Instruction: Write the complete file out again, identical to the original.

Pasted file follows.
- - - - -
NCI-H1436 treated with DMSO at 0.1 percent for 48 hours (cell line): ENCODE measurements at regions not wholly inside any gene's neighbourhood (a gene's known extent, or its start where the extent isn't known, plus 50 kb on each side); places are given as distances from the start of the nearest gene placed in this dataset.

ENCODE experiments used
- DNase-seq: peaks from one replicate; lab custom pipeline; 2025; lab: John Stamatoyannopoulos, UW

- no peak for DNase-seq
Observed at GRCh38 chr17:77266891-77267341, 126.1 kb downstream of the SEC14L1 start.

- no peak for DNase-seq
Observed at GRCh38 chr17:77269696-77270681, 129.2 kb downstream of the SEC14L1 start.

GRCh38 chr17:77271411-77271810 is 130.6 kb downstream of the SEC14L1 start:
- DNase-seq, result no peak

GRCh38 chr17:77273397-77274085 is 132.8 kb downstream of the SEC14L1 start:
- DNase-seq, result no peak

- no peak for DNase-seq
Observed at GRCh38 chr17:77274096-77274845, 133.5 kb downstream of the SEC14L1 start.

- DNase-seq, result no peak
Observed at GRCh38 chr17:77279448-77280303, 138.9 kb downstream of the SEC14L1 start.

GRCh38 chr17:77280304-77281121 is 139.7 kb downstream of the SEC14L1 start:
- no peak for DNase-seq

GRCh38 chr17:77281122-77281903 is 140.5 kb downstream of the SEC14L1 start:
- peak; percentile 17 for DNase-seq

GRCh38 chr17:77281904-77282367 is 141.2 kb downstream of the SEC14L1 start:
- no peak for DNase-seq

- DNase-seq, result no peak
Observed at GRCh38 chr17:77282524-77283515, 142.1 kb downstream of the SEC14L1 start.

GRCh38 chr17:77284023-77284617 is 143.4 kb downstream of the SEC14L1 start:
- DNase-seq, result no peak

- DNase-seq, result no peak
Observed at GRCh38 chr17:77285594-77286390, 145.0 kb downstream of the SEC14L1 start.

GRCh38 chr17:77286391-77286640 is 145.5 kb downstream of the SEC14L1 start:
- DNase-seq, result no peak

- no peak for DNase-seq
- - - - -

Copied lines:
NCI-H1436 treated with DMSO at 0.1 percent for 48 hours (cell line): ENCODE measurements at regions not wholly inside any gene's neighbourhood (a gene's known extent, or its start where the extent isn't known, plus 50 kb on each side); places are given as distances from the start of the nearest gene placed in this dataset.

ENCODE experiments used
- DNase-seq: peaks from one replicate; lab custom pipeline; 2025; lab: John Stamatoyannopoulos, UW

- no peak for DNase-seq
Observed at GRCh38 chr17:77266891-77267341, 126.1 kb downstream of the SEC14L1 start.

- no peak for DNase-seq
Observed at GRCh38 chr17:77269696-77270681, 129.2 kb downstream of the SEC14L1 start.

GRCh38 chr17:77271411-77271810 is 130.6 kb downstream of the SEC14L1 start:
- DNase-seq, result no peak

GRCh38 chr17:77273397-77274085 is 132.8 kb downstream of the SEC14L1 start:
- DNase-seq, result no peak

- no peak for DNase-seq
Observed at GRCh38 chr17:77274096-77274845, 133.5 kb downstream of the SEC14L1 start.

- DNase-seq, result no peak
Observed at GRCh38 chr17:77279448-77280303, 138.9 kb downstream of the SEC14L1 start.

GRCh38 chr17:77280304-77281121 is 139.7 kb downstream of the SEC14L1 start:
- no peak for DNase-seq

GRCh38 chr17:77281122-77281903 is 140.5 kb downstream of the SEC14L1 start:
- peak; percentile 17 for DNase-seq

GRCh38 chr17:77281904-77282367 is 141.2 kb downstream of the SEC14L1 start:
- no peak for DNase-seq

- DNase-seq, result no peak
Observed at GRCh38 chr17:77282524-77283515, 142.1 kb downstream of the SEC14L1 start.

GRCh38 chr17:77284023-77284617 is 143.4 kb downstream of the SEC14L1 start:
- DNase-seq, result no peak

- DNase-seq, result no peak
Observed at GRCh38 chr17:77285594-77286390, 145.0 kb downstream of the SEC14L1 start.

GRCh38 chr17:77286391-77286640 is 145.5 kb downstream of the SEC14L1 start:
- DNase-seq, result no peak

- no peak for DNase-seq